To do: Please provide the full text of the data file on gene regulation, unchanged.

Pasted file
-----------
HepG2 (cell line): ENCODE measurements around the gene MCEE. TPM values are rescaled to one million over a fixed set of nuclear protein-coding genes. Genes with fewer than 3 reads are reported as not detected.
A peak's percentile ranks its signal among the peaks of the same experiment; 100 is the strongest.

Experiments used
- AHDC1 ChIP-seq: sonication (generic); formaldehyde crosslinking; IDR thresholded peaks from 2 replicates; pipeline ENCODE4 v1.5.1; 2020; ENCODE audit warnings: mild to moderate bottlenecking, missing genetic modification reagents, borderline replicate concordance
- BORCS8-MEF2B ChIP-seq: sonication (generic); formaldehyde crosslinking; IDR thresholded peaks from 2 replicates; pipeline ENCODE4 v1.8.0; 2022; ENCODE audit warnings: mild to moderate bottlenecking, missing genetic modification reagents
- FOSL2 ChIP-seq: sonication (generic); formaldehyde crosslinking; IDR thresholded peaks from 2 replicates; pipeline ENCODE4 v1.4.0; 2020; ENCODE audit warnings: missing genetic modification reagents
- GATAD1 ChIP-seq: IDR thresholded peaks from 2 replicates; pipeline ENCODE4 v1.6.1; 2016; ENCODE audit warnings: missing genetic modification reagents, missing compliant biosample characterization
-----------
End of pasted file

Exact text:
HepG2 (cell line): ENCODE measurements around the gene MCEE. TPM values are rescaled to one million over a fixed set of nuclear protein-coding genes. Genes with fewer than 3 reads are reported as not detected.
A peak's percentile ranks its signal among the peaks of the same experiment; 100 is the strongest.

Experiments used
- AHDC1 ChIP-seq: sonication (generic); formaldehyde crosslinking; IDR thresholded peaks from 2 replicates; pipeline ENCODE4 v1.5.1; 2020; ENCODE audit warnings: mild to moderate bottlenecking, missing genetic modification reagents, borderline replicate concordance
- BORCS8-MEF2B ChIP-seq: sonication (generic); formaldehyde crosslinking; IDR thresholded peaks from 2 replicates; pipeline ENCODE4 v1.8.0; 2022; ENCODE audit warnings: mild to moderate bottlenecking, missing genetic modification reagents
- FOSL2 ChIP-seq: sonication (generic); formaldehyde crosslinking; IDR thresholded peaks from 2 replicates; pipeline ENCODE4 v1.4.0; 2020; ENCODE audit warnings: missing genetic modification reagents
- GATAD1 ChIP-seq: IDR thresholded peaks from 2 replicates; pipeline ENCODE4 v1.6.1; 2016; ENCODE audit warnings: missing genetic modification reagents, missing compliant biosample characterization